As St. Columbcille was not born till the year 520, the year after the death of St. Conlaeth, this story of the meeting between St. Lonn of Cill-gabhra and St. Columbcille would militate against the supposition of the former having preceded St. Conlaeth in the See of Kildare. It may, however, have been, - and the fact of different days being assigned to them in the Calendar of Donegal tends to prove it, -that there were two Saints Lonn connected with Killgorey. An ancient grave-yard, still extensively used, occupies the probable site of St. Lony's cell and oratory, the latter, no doubt, replaced in subsequent times by a public church. The trunk of a venerable tree remains, from an aperture in which, six feet from the ground, people still living state that they recollect to have seen water flow in a copious stream. Every available portion of the withered trunk is decorated with ex voto rags. The Saint's Well is immediately outside the burial-ground. A Patron used to be held here on the 24th of June; very old natives tell of crowds of people flocking to it, and of fields of tents set up for their accommodation. As has so frequently been the case, abuses resulting from these assemblages, caused the Patron to be discontinued; but even still, the well is resorted to by pilgrims, especially on festivals of the Blessed Virgin.
Within the Chapel of Doonane two marble tablets have been raised to the memory of two former pastors of the parish. The following are the inscriptions: -" Beneath are deposited the mortal remains of the Rev. Eugene Kelly, who laboured well in the sacred ministry for 44 years, during the last 31 of which he was the vigilant and zealous pastor of Doonane and Mayo. Having by word and example taught his flock the blessedness of walking blamelessly in the way of the Lord, this good priest, upon Easter Sunday, 1859, closed his earthly career in the precious peace procured by the bright hope which sustains the faithful Christian.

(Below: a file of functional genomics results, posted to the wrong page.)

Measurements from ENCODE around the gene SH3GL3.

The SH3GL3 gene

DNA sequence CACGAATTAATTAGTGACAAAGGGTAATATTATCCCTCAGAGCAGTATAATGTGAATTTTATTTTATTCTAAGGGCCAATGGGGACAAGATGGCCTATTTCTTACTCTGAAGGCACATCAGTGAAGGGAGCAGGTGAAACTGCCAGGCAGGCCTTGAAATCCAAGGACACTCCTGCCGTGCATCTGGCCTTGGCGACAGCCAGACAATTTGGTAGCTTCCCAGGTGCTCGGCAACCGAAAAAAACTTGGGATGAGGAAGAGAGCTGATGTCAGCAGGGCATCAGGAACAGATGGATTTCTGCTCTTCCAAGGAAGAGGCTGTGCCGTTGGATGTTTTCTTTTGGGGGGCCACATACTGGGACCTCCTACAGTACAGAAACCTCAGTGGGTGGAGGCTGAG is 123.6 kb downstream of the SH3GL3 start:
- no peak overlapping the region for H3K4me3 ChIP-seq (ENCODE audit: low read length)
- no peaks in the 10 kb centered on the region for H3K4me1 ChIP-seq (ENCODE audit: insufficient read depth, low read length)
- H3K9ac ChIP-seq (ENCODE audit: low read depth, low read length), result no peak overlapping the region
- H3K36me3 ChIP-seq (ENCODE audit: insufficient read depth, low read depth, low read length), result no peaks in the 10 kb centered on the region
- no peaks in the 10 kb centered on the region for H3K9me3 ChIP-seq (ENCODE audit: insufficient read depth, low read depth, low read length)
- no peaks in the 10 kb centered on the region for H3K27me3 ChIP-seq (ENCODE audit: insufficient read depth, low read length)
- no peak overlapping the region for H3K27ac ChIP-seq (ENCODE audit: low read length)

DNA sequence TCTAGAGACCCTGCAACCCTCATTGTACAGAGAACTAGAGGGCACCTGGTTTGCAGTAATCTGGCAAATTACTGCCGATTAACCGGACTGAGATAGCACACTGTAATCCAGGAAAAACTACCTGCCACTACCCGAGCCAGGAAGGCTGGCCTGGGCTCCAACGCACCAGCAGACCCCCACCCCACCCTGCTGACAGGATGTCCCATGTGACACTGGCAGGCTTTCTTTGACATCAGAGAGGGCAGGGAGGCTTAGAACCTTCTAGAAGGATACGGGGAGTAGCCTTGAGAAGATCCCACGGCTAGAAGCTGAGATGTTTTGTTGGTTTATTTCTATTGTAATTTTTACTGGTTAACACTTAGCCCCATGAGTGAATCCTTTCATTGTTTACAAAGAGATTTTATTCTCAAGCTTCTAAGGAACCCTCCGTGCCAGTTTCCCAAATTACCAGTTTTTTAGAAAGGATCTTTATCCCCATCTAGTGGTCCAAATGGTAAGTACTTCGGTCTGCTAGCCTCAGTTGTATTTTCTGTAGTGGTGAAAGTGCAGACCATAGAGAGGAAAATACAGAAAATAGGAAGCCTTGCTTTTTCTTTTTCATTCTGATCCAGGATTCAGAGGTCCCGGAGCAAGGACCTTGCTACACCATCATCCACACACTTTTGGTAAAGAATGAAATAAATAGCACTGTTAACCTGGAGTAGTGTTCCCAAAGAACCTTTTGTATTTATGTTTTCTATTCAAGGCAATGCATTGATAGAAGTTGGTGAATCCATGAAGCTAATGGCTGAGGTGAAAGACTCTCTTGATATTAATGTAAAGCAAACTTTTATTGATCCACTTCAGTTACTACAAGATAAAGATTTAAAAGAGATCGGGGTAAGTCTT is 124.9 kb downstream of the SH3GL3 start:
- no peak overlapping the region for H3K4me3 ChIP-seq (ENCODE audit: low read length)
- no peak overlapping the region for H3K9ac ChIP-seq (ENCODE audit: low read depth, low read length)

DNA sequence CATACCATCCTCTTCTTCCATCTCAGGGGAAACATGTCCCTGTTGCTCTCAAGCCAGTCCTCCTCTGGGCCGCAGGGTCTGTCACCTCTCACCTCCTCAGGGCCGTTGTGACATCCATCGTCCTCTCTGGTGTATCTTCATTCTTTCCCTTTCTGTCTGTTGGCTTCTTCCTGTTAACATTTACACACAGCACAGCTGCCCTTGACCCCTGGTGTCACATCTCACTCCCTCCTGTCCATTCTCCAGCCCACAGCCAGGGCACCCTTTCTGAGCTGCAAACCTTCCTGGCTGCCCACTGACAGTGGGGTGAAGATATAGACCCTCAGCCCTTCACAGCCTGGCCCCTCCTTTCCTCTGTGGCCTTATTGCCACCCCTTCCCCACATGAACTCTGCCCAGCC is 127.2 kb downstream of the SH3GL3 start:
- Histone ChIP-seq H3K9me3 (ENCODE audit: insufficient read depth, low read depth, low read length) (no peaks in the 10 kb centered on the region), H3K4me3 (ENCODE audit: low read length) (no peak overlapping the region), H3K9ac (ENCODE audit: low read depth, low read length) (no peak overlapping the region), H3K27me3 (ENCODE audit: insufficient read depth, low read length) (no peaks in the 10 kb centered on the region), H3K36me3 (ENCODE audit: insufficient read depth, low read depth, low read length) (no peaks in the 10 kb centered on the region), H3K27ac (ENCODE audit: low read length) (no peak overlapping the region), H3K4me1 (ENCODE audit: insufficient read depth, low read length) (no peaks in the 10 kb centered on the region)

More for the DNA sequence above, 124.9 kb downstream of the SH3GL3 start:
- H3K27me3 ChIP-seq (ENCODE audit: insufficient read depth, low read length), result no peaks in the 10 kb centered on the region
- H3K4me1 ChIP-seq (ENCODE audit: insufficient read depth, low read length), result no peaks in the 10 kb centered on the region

Anthracite coal abounds in
this district. The coal formation commences near Timahoe, and extends
east and south-east to the Barrow, and southwards almost to the Nore.
. . . The portion included in the Queen's County extends about 3 miles
by 2 . . . In the summer of 1836, 64 pits were at full work, for unwatering
which five steam-engines were employed, but the coal is mostly raised
by horses. The works furnished employment to 700 men, and the value of
the coal raised is estimated at upwards of £78,000 per annum.-(Lewis'
SUCCESSION OF PASTORS
This district appears to have been formed into a separate parish towards the close of the last century. Gerald Byrne, P.P. of Stradbally from 1709 to 1724, had in charge, at the same time, Ballyadams and Doonane.
REV. PATRICK WALL was P.P. during the last quarter of the century; he lies interred at Arles, in the same grave with his brother, the Rev. James Wall, who died on the 27th of April, 1771, aged 49. The Right Rev. Francis Haly, Bishop of Kildare and Leighlin, and himself, a native of the parish of Doonane, was nephew to these priests. On the death of Fr. Wall, in 1815,
REV. THOMAS TYRRELL was appointed; he was translated to Tinryland in 1823.
REV. CORNELIUS DOWLING succeeded; in 1826 he became P.P. of Stradbally, and had for his successor,
REV. EUGENE KELLY; he dying in 1859, was succeeded by
REV. JAMES KAVANAGH, on whose death, which took place in 1876,
REV. PATRICK DONOHOE, the present Parish Priest, was appointed.
Site Hosted by Dotser
© Irish Midlands Ancestry - Bury Quay - Tullamore - Co. Offaly - Ireland - email